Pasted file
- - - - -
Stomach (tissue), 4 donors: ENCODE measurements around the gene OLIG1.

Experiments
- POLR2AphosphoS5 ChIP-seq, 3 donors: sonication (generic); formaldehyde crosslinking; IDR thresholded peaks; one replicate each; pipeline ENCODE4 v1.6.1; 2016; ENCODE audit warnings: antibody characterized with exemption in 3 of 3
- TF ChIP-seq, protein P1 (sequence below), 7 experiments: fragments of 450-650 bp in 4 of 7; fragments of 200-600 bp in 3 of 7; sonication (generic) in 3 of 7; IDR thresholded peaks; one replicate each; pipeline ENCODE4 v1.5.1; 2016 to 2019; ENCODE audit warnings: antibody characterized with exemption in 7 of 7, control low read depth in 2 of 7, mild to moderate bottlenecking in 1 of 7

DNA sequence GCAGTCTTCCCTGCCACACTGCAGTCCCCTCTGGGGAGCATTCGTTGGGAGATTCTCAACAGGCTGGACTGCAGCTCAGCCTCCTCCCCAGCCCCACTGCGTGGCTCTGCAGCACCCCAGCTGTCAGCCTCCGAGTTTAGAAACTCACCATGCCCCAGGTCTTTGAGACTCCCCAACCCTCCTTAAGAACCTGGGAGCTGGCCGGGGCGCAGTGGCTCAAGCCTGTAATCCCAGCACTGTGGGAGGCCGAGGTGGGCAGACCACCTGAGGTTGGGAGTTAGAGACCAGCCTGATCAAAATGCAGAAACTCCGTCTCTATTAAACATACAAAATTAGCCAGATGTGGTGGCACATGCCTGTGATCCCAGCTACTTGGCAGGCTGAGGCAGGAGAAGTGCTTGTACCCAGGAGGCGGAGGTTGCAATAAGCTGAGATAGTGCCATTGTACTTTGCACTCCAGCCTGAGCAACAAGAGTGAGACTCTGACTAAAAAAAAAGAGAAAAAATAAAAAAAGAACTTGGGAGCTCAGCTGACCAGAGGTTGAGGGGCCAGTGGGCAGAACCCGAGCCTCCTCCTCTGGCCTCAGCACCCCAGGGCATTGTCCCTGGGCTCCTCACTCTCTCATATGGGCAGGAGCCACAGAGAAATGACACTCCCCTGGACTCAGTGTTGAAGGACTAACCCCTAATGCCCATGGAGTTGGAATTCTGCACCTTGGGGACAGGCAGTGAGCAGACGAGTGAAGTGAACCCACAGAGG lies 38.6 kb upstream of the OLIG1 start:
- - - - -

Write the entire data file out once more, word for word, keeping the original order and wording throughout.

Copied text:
Stomach (tissue), 4 donors: ENCODE measurements around the gene OLIG1.

Experiments
- POLR2AphosphoS5 ChIP-seq, 3 donors: sonication (generic); formaldehyde crosslinking; IDR thresholded peaks; one replicate each; pipeline ENCODE4 v1.6.1; 2016; ENCODE audit warnings: antibody characterized with exemption in 3 of 3
- TF ChIP-seq, protein P1 (sequence below), 7 experiments: fragments of 450-650 bp in 4 of 7; fragments of 200-600 bp in 3 of 7; sonication (generic) in 3 of 7; IDR thresholded peaks; one replicate each; pipeline ENCODE4 v1.5.1; 2016 to 2019; ENCODE audit warnings: antibody characterized with exemption in 7 of 7, control low read depth in 2 of 7, mild to moderate bottlenecking in 1 of 7

DNA sequence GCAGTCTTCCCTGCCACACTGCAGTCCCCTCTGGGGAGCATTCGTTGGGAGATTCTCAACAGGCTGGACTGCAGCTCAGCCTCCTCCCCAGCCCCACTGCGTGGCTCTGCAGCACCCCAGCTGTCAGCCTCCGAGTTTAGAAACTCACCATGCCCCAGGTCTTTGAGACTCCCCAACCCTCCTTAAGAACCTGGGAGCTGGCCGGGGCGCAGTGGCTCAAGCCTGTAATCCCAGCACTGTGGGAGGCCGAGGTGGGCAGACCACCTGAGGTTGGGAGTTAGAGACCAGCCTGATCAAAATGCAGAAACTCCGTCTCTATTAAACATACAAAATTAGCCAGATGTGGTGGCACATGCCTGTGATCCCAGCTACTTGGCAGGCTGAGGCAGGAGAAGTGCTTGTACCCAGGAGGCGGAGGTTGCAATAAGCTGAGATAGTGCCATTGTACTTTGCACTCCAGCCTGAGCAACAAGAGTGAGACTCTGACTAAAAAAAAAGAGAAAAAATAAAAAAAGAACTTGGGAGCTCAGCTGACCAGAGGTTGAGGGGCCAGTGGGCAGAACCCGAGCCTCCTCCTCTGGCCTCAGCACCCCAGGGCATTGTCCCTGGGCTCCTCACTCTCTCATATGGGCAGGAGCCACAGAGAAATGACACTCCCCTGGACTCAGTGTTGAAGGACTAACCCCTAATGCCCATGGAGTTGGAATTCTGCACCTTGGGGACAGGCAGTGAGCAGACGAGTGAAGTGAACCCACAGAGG lies 38.6 kb upstream of the OLIG1 start: